• Noel Pearson says alcohol management plans can help empower communities to take control over their own lives. (AAP)Source: AAP
Cape York lawyer Noel Pearson addresses a public hearing in Brisbane that seeks to reduce imprisonment and recidivism.
Ella Archibald-Binge

10 May 2019 - 1:19 PM  UPDATED 10 May 2019 - 1:19 PM

Alcohol management plans (AMPs) are critical to reduce violence and crime in remote Indigenous communities, Cape York lawyer Noel Pearson has told an inquiry in Brisbane. 

Mr Pearson was one of several speakers at today's final public hearing in the Queensland Productivity Commission's inquiry into imprisonment and reoffending. 

He says while high rates of offending are rooted in historical and structural injustices towards First Nations people, the immediate influence of alcohol and drugs cannot be ignored.

"We are not a criminal people. We are not criminals. And yet how come we’re 27 per cent of the jail population in this state?" he said at the inquiry on Friday.

"We’ve got to focus on the proximate drivers – alcohol, and the high rates of offending that alcohol gives rise to."

The Cape York Institute Director says substance abuse issues began in 1985, when the state government opened alcohol canteens in remote Indigenous communities. 

"The funding of local government in Aurukun from 1985 was through the livers and the kidneys and the bodies of the people of Aurukun," he said. 

Mr Pearson said the problem "raged" for 20 years, producing a generation of children born into violence, before the canteens were shut down and alcohol management plans were introduced in the early 2000s. 

The Queensland government is currently reviewing AMPs, which operate in 19 Aboriginal and Torres Strait Islander communities across the state. 

Mr Pearson says communities should have moral ownership of the plans.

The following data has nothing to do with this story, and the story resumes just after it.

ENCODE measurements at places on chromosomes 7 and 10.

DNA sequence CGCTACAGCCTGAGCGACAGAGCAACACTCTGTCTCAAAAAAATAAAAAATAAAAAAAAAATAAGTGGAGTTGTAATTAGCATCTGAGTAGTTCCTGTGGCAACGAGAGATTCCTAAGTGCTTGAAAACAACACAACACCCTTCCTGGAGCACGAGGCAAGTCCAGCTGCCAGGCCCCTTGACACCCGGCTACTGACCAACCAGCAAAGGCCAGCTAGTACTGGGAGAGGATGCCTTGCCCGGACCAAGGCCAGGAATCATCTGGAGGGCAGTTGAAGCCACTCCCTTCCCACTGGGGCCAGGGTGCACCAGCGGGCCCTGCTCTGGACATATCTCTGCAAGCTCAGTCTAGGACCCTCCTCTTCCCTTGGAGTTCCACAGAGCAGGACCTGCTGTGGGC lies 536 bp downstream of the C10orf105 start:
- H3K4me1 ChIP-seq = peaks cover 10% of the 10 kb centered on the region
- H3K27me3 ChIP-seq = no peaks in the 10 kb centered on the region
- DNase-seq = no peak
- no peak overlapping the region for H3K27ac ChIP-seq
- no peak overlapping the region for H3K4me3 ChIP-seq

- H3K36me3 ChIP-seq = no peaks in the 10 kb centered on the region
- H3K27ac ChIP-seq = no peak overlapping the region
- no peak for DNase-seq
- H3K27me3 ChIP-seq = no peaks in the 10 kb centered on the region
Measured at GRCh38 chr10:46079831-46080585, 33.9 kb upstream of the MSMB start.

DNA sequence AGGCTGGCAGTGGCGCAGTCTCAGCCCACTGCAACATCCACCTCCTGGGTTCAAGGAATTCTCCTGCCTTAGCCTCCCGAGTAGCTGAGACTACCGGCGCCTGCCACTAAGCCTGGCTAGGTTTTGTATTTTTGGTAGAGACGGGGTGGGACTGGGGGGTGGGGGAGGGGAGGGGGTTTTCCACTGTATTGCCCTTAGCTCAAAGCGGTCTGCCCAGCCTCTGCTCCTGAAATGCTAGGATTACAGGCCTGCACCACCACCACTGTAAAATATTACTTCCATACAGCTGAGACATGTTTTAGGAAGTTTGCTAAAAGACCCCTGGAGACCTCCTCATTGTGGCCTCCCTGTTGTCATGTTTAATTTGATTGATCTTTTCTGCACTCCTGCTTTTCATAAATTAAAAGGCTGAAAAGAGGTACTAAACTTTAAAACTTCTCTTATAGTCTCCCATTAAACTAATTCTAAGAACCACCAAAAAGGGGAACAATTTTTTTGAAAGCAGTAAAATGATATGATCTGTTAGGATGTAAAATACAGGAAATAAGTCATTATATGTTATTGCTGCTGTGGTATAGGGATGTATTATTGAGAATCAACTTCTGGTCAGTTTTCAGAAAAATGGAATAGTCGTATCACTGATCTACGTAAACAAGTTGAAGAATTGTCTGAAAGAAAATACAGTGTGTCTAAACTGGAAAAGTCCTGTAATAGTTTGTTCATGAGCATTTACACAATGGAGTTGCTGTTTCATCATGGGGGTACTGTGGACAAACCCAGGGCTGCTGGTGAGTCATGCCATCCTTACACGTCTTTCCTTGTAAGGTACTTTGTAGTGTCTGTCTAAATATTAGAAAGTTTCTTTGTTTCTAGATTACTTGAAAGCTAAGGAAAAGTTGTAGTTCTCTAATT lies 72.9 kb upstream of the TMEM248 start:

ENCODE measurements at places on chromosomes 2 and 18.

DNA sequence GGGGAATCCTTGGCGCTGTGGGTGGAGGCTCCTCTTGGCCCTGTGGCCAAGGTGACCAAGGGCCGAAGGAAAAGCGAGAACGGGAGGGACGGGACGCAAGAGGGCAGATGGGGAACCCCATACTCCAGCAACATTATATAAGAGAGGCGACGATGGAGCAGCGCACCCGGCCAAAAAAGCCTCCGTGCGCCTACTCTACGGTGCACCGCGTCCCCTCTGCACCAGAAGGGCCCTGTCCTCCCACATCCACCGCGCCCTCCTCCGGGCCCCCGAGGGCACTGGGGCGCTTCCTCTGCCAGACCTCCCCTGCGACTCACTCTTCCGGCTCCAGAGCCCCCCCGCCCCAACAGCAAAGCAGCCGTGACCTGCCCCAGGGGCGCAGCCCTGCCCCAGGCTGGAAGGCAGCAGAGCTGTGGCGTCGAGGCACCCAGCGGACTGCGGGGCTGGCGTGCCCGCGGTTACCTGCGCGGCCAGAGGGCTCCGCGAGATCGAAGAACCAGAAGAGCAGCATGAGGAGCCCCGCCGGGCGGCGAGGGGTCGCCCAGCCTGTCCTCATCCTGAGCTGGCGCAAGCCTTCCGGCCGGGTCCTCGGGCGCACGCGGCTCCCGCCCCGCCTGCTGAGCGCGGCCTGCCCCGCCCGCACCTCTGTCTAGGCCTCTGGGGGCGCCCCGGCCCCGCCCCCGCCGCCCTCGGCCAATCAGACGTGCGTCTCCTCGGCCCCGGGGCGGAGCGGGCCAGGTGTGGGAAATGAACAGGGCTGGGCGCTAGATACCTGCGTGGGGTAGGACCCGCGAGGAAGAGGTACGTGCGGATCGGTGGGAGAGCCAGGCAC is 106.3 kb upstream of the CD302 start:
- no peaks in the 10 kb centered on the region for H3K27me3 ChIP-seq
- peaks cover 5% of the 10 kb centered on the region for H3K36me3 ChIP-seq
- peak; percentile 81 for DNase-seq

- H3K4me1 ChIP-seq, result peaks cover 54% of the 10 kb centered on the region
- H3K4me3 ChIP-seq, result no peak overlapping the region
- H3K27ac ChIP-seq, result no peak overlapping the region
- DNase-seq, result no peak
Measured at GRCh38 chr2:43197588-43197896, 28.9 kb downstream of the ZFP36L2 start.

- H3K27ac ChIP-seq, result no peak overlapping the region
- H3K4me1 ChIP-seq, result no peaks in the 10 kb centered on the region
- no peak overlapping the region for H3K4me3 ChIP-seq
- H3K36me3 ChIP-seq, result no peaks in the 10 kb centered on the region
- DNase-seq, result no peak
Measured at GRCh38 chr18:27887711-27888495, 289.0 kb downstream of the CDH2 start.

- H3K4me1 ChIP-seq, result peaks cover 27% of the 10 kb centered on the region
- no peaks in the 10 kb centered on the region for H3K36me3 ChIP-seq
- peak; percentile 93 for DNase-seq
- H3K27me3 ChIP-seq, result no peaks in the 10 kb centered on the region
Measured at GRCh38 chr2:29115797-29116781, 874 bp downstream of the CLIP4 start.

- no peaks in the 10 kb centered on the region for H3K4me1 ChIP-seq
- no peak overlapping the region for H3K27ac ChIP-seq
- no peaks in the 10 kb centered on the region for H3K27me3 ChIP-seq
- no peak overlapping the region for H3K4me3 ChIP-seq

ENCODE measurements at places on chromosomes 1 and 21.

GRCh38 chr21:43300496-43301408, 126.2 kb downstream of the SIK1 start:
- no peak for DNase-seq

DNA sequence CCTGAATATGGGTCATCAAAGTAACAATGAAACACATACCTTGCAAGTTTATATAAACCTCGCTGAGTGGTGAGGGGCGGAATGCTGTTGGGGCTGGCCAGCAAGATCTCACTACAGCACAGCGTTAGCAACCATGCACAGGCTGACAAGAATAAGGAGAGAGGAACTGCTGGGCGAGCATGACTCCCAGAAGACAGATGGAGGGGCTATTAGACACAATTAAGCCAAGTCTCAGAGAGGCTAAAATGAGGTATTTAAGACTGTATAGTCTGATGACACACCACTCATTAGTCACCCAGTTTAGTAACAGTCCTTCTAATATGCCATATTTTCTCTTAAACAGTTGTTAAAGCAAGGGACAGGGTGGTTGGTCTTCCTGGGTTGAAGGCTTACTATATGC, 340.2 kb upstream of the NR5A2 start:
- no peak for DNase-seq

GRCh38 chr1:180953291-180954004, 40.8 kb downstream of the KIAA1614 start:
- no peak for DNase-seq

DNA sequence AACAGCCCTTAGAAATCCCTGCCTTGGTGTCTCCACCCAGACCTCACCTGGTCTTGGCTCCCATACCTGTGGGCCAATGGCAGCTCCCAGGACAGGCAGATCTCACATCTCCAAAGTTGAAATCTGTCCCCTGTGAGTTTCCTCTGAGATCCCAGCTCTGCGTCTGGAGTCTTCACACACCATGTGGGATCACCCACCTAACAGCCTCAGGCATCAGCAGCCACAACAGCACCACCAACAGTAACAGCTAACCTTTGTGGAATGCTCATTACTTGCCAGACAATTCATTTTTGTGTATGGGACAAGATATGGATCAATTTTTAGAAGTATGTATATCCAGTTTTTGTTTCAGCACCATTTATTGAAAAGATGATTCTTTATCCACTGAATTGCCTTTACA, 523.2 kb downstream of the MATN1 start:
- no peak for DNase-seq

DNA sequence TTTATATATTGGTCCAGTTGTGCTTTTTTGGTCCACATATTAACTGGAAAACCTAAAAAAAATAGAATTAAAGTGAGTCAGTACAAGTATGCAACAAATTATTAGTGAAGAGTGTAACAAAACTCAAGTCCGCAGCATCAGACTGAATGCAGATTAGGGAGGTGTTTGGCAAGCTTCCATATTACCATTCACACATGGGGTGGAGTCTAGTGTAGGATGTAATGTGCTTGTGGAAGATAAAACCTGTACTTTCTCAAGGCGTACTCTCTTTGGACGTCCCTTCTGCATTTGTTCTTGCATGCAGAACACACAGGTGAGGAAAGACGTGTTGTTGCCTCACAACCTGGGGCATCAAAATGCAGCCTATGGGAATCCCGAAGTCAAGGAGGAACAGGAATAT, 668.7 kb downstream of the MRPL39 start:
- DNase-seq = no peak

He also suggested that local Indigenous councils should receive incentive payments, based on their ability to reduce harm in their communities.

"They should be funded on the basis of their performance in reducing harm – school attendance, hospital presentations, court appearances, breaches of alcohol management plans," he said.

"Incentive payments should be generous, should be flexible… and really get the mindset away from just managing the harm in the community - and exacerbating it in my view, in a lot of ways - to one of actually, our fate as a council is dependent on us bringing those numbers down."

'Rack and stack' model in overcrowded Queensland prisons

The union for correctional staff also addressed the inquiry, lifting the lid on the "pressure cooker environment" inside Queensland prisons as a result of overcrowding. 

Together Queensland's Director, Michael Thomas, says any attempt at rehabilitation is "fundamentally undermined" by overcrowding. 

"Corrections is in crisis," he said. "We have every male centre in the state overcrowded by 130 per cent-plus."

Mr Thomas said prisoner-on-prisoner assaults were "through the roof", multiple prisoners were forced to share single-person cells, and there weren't enough tables and chairs for inmates to sit during meal times. 

He said the system had gone from a rehabilitation model to a "rack and stack" model, which was essentially creating criminals. 

"We are locking up more people than we are able to safely and properly house and rehabilitate," he said.

"Engagement is down, assaults are up, they are constantly worried that they’re going to be the next victim.

"So we’re sending them out into the community where there has been no rehabilitation.

"We're brutalising people."

The Queensland Productivity Commission will submit its final report to the state government in August. 

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